(source: krebsonsecurity.com)

Researchers this week published information about a newfound, serious weakness in WPA2— the security standard that protects all modern Wi-Fi networks. What follows is a short rundown on what exactly is at stake here, who’s most at-risk from this vulnerability, and what organizations and individuals can do about it.

Short for Wi-Fi Protected Access II, WPA2 is the security protocol used by most wireless networks today. Researchers have discovered and published a flaw in WPA2 that allows anyone to break this security model and steal data flowing between your wireless device and the targeted Wi-Fi network, such as passwords, chat messages and photos.

“The attack works against all modern protected Wi-Fi networks,” the researchers wrote of their exploit dubbed “KRACK,” short for “Key Reinstallation AttaCK.”

“Depending on the network configuration, it is also possible to inject and manipulate data,” the researchers continued. “For example, an attacker might be able to inject ransomware or other malware into websites. The weaknesses are in the Wi-Fi standard itself, and not in individual products or implementations. Therefore, any correct implementation of WPA2 is likely affected.”

What that means is the vulnerability potentially impacts a wide range of devices including those running operating systems from Android, Apple, Linux, OpenBSD and Windows.

As scary as this attack sounds, there are several mitigating factors at work here. First off, this is not an attack that can be pulled off remotely: An attacker would have to be within range of the wireless signal between your device and a nearby wireless access point.

  (source: wired.com)

A VULNERABILITY IN Wi-Fi encryption has sent the entire tech industry scrambling; the so-called Krack attack affects nearly every wireless device to some extent, leaving them subject to hijacked internet connections. In terms of scope, it doesn’t get much worse—especially for the Internet of Things.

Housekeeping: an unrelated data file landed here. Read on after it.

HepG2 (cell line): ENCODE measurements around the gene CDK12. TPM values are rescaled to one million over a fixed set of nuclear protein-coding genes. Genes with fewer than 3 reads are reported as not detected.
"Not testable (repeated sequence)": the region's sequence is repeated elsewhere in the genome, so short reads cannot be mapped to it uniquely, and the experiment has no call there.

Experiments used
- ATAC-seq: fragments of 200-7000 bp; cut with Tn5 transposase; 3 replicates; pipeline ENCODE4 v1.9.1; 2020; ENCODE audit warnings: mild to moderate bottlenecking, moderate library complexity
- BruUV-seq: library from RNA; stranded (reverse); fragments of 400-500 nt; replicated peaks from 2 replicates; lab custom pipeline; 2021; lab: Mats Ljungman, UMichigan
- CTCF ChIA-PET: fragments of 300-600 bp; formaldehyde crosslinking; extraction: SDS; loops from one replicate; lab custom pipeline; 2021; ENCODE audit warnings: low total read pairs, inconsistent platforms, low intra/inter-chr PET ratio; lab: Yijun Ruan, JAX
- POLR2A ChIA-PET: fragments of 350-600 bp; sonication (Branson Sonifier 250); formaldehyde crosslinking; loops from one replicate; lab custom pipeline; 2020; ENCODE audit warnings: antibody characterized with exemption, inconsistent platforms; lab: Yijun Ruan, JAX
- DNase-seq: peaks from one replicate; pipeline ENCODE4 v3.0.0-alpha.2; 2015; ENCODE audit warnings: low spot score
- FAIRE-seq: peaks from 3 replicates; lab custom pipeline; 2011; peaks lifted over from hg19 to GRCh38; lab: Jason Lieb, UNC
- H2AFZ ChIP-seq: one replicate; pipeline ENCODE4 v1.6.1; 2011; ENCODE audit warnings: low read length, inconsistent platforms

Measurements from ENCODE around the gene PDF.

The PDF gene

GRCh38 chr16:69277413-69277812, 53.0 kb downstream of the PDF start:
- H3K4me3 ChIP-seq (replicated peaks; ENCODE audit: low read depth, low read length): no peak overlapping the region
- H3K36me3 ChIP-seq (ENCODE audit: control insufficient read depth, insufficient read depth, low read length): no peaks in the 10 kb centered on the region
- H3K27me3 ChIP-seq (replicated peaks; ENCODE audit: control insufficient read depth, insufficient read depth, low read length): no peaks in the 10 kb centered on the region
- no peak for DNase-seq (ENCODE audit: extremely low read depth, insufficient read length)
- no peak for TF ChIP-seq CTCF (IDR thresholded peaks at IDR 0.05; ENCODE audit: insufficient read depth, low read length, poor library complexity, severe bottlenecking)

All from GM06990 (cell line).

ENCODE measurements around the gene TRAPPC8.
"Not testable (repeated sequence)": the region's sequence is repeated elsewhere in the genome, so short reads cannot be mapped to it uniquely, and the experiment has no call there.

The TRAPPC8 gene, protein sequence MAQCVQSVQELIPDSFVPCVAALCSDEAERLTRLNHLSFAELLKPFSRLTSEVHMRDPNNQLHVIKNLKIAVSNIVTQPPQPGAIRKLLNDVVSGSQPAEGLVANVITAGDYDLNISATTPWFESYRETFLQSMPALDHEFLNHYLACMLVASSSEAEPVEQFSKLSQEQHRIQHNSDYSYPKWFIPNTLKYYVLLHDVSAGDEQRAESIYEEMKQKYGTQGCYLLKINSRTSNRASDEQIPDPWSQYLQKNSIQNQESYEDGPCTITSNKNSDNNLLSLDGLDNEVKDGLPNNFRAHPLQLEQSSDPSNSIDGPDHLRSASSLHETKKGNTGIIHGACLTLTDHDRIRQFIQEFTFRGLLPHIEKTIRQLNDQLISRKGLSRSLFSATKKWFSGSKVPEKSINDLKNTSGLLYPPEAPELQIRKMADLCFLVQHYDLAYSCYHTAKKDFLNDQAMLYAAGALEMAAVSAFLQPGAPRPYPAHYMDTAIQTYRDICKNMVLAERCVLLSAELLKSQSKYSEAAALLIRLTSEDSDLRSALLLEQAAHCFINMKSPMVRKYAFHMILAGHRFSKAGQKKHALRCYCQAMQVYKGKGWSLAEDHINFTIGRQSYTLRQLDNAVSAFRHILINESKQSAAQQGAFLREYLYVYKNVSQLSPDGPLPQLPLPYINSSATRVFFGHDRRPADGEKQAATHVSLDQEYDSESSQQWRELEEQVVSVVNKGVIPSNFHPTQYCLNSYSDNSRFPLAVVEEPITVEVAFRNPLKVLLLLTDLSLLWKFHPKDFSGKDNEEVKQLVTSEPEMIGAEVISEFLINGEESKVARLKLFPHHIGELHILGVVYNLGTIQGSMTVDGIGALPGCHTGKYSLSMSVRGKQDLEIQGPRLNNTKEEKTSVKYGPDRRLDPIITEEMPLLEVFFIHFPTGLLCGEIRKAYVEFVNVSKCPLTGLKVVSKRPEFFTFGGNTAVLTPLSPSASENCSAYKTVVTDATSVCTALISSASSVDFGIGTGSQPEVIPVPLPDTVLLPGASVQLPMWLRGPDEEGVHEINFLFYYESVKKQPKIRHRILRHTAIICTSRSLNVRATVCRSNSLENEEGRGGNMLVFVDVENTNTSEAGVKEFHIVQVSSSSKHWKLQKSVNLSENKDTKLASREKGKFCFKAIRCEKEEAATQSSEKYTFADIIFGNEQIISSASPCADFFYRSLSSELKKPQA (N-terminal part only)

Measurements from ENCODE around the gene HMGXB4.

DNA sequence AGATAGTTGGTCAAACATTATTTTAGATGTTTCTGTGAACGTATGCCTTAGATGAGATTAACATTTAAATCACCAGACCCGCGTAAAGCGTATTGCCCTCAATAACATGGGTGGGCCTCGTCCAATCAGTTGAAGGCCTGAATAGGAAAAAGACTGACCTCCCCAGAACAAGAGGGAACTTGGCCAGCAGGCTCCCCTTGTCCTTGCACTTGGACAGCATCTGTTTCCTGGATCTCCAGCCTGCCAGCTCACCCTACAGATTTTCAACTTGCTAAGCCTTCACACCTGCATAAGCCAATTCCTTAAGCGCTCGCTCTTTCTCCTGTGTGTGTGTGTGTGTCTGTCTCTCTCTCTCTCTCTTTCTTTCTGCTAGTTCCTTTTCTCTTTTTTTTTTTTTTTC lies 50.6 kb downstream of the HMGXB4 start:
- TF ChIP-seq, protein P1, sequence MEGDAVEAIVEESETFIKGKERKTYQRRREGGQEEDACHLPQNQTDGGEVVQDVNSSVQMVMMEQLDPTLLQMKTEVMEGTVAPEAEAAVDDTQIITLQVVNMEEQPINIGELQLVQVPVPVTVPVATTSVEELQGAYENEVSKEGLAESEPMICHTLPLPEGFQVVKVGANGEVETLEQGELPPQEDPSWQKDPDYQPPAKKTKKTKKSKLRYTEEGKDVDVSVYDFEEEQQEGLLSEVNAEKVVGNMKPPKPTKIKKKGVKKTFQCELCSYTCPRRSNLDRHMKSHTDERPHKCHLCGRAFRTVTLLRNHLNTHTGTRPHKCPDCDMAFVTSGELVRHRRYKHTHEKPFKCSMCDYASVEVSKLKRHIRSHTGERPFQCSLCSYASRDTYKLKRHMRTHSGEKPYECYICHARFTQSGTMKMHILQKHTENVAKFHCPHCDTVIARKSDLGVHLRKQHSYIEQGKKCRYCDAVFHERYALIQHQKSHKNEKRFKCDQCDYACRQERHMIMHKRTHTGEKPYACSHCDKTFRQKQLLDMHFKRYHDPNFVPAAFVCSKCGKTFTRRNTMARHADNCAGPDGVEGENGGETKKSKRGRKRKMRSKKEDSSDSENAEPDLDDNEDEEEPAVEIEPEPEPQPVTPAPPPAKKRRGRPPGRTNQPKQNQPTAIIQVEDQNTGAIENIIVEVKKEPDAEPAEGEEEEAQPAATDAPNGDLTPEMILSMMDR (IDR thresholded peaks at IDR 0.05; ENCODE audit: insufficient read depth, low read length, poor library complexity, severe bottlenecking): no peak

The extent of the Krack fallout remains to be seen. Security analysts say it’s a tricky vulnerability to take advantage of, and major platforms like iOS, macOS, and Windows are either unaffected or have already been patched. But given the millions of routers and other IoT devices that will likely never see a fix, the true cost of Krack could play out for years.

“For the general sphere of IoT devices, like security cameras, we’re not just underwater,” says Kevin Fu, a computer scientist at the University of Michigan who focuses on medical device security. “We’re under quicksand under water.”

Krack exposes just how deeply those problems run—and how slowly the industry has moved to fix them.


Whatever advice you may have heard for dealing with Krack, only one actually has tangible benefit: Patch your devices. (You can find a running list of companies that have provided one here.)

If you have an iPhone, Mac, or Windows computer, you really should patch right now. If you have an Android device, an update’s in the offing, though it may take some time to reach you if you have anything but a Pixel or Nexus. But after that, you're all set! Those are in good shape.


“We’re probably still going to find vulnerable devices 20 years from now,” says HD Moore, a network security researcher at Atredis Partners.

That’s because even under the best of circumstances, IoT devices rarely receive the necessary software updates to correct security issues. For a problem as complex as Krack, which impacts the industry at a protocol level and requires a coordinated effort to fix, in many cases your best bet is just to buy new equipment once patched options are on the market.

The challenges also go beyond the mere availability of a patch. Take Netgear. To its credit, the company made fixes available for a dozen of its router models the day that Krack went public. But it makes over 1200 products, each of which needs to be tested for specific Krack impact. In many cases, Netgear also can’t make those fixes alone; it needs its chipset partners to tackle the issue as well.